That’s what’s so insidious about this deployment. Italians will at least subconsciously be referring it to earlier deployments carried out in response to genuine crises, and many will recycle their older approving emotional responses. It’s a brilliantly cynical manipulation by the best political manipulator in the business. Rove and Bush have nothing on this guy, and he makes Reagan look like Jimmy Stuart.

I’d be interested in hearing how the news coverage is choreographed on RAI TV and on Berlusconi’s own private TV networks. I bet it will be a work of art.

Rob Teixeira August 5, 2008 8:40 AM

Interesting. It seems quite similar to what happens in Rio, where crime is now rampant and the government decided to deploy the army to “keep the peace”. The rationale was that the police was too corrupt to act, while the army, with a stronger disciplinary culture, would be able to put an end to the control of the drug lords on the Rio “favelas”.

The operation ended a couple of months ago when a soldier delivered a kid to a group of drug dealers from a rival favela as punishment for not showing respect for the military. The kid was tortured and murdered and the investigation showed the links that were already formed between the military and the several drug lords in the region.

Jacson Querubin August 5, 2008 8:40 AM


I think that this kind of government behavior it’s spreading over the world.

Here on Brazil, around 1996 began to use the army on some cities.

Today’s it’s become a procedure, and is concerning the judiciary and other institutions.

I’m concerned about this issue…

Sejanus August 5, 2008 8:42 AM

So… What are they gonna do? Those soldiers? “Look, this is mafioso, lets shoot him”?

Roberto B. August 5, 2008 8:51 AM

I was writing a thoughtful and detailed explaination, but Carlo Graziani summarized the situation perfectly.
Just in: in Italy (despite mafias) there are more “white deaths” (deaths on the job) than killings. [, in Italian]

sid77 August 5, 2008 8:57 AM

The military forces should be here to defend us Italians from something and are only allowed to arrest someone “caught in the act” (sorry, I don’t known the exact English translation of the legal terminology).
Depending on which location they’re guarding their gear can range from as simple as an ordinance suit and gun to a much more armed version sporting mimetic suit and machine gun.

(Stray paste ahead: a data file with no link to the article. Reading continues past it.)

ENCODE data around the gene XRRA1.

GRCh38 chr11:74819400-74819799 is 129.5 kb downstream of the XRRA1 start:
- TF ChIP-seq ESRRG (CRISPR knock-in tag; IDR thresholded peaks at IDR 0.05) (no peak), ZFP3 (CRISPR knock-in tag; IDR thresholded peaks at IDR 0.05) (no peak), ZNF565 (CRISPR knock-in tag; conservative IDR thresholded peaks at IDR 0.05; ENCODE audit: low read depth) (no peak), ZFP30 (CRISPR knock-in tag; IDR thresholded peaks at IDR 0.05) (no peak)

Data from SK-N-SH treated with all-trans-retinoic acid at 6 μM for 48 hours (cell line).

Nevertheless I’m pretty uncomfortable at seeing armed soldiers patrolling the streets.

Balau August 5, 2008 9:26 AM

Italian army has nothing better to do.
Instead of doing teh nothingness, the government is sending them on the streets. This should shift the target of people’s worries from immigrants to government.

Dimitris Andrakakis August 5, 2008 9:28 AM

@Esurnir :

No they don’t. They have a much higher chance.

It’s not difficult to understand the reasons either. A policeman’s role (training, legal framework etc.) anticipates these problems, long associated with corrupt police officers. Therefore steps -however effective or not- have been taken to mitigate them.

A soldier’s role, on the other hand, is (naturally) completely different, and anticipates totally different problems. Most critically for this discussion, a soldier does not have the mindset or rules in place to prevent him from misbehaving –as in abusing power, accepting bribes etc.

I’ve been in this position myself, for a short period of time. As a soldier (military service is obligatory for Greek males) I was tasked to guard a bank while large sums of army money were transferred. Take my word for it, it was awkward to say the least; being heavily armed (standard army G3A4 7.62 rifle is too much for the city !) I was constantly thinking what I was supposed to do in case of trouble.

And I’m really glad I didn’t have to answer that.

TheDoctor August 5, 2008 9:31 AM

@bob (1st post): No, not giving them ammo was the only smart thing in this deployment.
Soldiers are trained to kill efficently, that’s their job. They are NOT trained for crowd control or selecting targets in a 99%plus civilian enviroment.
If one of these…